Here are our best tips on how to identify and control aphids in the garden.
What Are Aphids?
Aphids seem to find their way into every garden. They are small, soft-bodied insects that can survive in almost any zone. Aphids multiply quickly, so try to control them before reproduction starts. Many generations can occur in one season. The good news is that they tend to move rather slowly and are relatively easy to control.
Aphids are tiny (about 1/32” to 1/8”), and often invisible to the naked eye. Various species can appear white, black, brown, gray, yellow, light green, or even pink! Some may have a waxy or woolly coating. They have pear-shaped bodies with long antennae; the nymphs look similar to adults. Most species have two short tubes (called cornicles) projecting from their hind end. Adults are usually wingless, but most species can develop a winged form when populations become crowded, so that when food quality suffers, the insects can travel to other plants, reproduce, and start a new colony. Aphids usually feed in large groups, although you might occasionally see them singly or in small numbers.
Nymphs and adults feed on plant juices, attacking leaves, stems, buds, flowers, fruit, and/or roots, depending on species. Most especially like succulent or new growth. Some, such as the green peach aphid, feed on a variety of plants, while others, such as the rosy apple aphid, focus on one or just a few plant hosts.
- Look for misshapen, curling, stunted, or yellow leaves. Be sure to check the undersides of leaves, aphids love to hide there.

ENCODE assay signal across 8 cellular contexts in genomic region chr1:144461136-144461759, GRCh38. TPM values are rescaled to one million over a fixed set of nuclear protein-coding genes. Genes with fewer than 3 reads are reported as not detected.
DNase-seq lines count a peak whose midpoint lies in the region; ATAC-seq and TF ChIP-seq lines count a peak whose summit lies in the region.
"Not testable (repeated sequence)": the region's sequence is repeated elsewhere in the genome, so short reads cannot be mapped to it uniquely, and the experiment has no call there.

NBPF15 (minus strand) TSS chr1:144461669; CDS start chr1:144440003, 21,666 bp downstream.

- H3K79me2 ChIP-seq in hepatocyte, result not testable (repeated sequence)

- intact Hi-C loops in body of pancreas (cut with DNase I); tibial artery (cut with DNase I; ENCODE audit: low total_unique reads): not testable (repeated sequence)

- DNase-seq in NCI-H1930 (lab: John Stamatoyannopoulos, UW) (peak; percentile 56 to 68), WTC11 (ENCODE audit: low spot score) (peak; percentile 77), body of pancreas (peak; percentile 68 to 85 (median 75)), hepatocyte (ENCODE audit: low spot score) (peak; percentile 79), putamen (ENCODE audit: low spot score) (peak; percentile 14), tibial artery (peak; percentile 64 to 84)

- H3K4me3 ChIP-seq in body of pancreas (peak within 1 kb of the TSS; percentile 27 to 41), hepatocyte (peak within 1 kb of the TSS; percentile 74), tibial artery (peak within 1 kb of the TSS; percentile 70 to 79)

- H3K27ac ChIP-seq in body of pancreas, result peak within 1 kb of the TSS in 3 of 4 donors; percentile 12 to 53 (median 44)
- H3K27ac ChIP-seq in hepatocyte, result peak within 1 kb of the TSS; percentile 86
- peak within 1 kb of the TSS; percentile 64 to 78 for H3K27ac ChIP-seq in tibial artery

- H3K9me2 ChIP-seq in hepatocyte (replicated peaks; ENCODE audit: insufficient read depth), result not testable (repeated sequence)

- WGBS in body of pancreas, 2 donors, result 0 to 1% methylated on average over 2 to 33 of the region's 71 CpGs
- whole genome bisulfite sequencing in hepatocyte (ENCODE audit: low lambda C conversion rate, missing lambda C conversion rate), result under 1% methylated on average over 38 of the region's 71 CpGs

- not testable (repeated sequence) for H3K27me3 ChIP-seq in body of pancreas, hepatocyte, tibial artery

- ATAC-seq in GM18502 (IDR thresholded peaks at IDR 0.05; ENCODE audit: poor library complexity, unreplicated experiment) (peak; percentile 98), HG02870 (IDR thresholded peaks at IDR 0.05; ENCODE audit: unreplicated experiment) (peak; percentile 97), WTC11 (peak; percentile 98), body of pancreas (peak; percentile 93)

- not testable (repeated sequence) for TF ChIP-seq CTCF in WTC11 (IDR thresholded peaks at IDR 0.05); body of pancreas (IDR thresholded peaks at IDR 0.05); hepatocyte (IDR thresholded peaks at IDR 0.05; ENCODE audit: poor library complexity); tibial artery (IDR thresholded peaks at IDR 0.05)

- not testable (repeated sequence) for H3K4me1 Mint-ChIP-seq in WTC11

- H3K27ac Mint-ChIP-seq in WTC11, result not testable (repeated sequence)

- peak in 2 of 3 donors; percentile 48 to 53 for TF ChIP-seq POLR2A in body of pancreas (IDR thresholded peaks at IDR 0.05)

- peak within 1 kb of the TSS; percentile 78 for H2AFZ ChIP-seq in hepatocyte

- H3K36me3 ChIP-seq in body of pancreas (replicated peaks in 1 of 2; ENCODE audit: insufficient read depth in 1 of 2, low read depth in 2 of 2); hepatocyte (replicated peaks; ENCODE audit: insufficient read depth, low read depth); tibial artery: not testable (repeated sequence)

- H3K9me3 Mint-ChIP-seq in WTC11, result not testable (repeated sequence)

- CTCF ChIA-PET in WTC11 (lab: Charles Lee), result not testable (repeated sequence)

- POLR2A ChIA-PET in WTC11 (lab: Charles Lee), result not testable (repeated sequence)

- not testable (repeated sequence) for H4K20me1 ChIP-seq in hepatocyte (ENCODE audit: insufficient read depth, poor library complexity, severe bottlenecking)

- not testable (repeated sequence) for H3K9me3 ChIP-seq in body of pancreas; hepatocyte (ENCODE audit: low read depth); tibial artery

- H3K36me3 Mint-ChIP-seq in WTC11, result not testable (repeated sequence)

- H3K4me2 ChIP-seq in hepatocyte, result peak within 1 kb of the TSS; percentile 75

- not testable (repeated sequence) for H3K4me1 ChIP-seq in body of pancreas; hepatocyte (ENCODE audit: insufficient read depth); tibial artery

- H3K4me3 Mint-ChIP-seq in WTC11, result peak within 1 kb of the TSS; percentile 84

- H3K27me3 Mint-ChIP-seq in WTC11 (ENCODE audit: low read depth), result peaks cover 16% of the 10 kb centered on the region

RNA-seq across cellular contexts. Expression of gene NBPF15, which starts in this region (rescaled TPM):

- If the leaves or stems are covered with a sticky substance, that is a sign that aphids may have been sipping sap. The honeydew, a sugary liquid produced by the insects as waste, can attract other insects, such as ants, which gather the substance for food. When aphids feed on trees, their honeydew can drop onto cars, outdoor furniture, driveways, etc.
- The honeydew can sometimes develop a fungal growth called sooty mold, causing branches and leaves to appear black.
- Aphids feeding on flowers or fruit can cause them to become distorted.
- Some aphid species cause galls to form on roots or leaves.
- Aphids may transmit viruses to certain plants, and also attract other insects that prey on them.
How to Get Rid of Aphids
- Try spraying cold water on the leaves, sometimes all aphids need is a cool blast to dislodge them.
- Use commercially available biological controls or by spraying with insecticidal soap or horticultural oil.
- You can often get rid of aphids by wiping or spraying the leaves of the plant with a mild solution of water and a few drops of dishwashing detergent such as Ivory.
- Stir together 1 quart of water, 1 tsp of liquid dish soap and a pinch of cayenne pepper. Do not dilute before spraying on plants.
- In a spray bottle combine 5 cups water, 2 cups alcohol, and 1 tablespoon liquid soap.
- Organic controls include alcohol spray (isopropyl alcohol, straight or diluted), soapy emulsion (can be mixed w/alcohol), horticultural oil (read the directions) and pyrethrum spray. Soapy water/alcohol should be reapplied every 2-3 days for 2 weeks.
- Caution: When applying an alcohol or soap spray, or a combination, always test a small area first, and apply in morning or evening, when the sun is not beating down. Watch the plant for a few days for any adverse reactions before applying more. Plants can be sensitive to alcohol and soap. Also, some soaps have additives that can damage plants—select the purest form.
- You can also purchase beneficial insects, such as lady beetles and parasitic wasps, which will feed on aphids. These are usually ordered via mail—check the Internet for labs.
- Bring beneficial insects to your garden by adding plants that attract them. For example, nasturtiums are a good plant to rid your garden of aphids.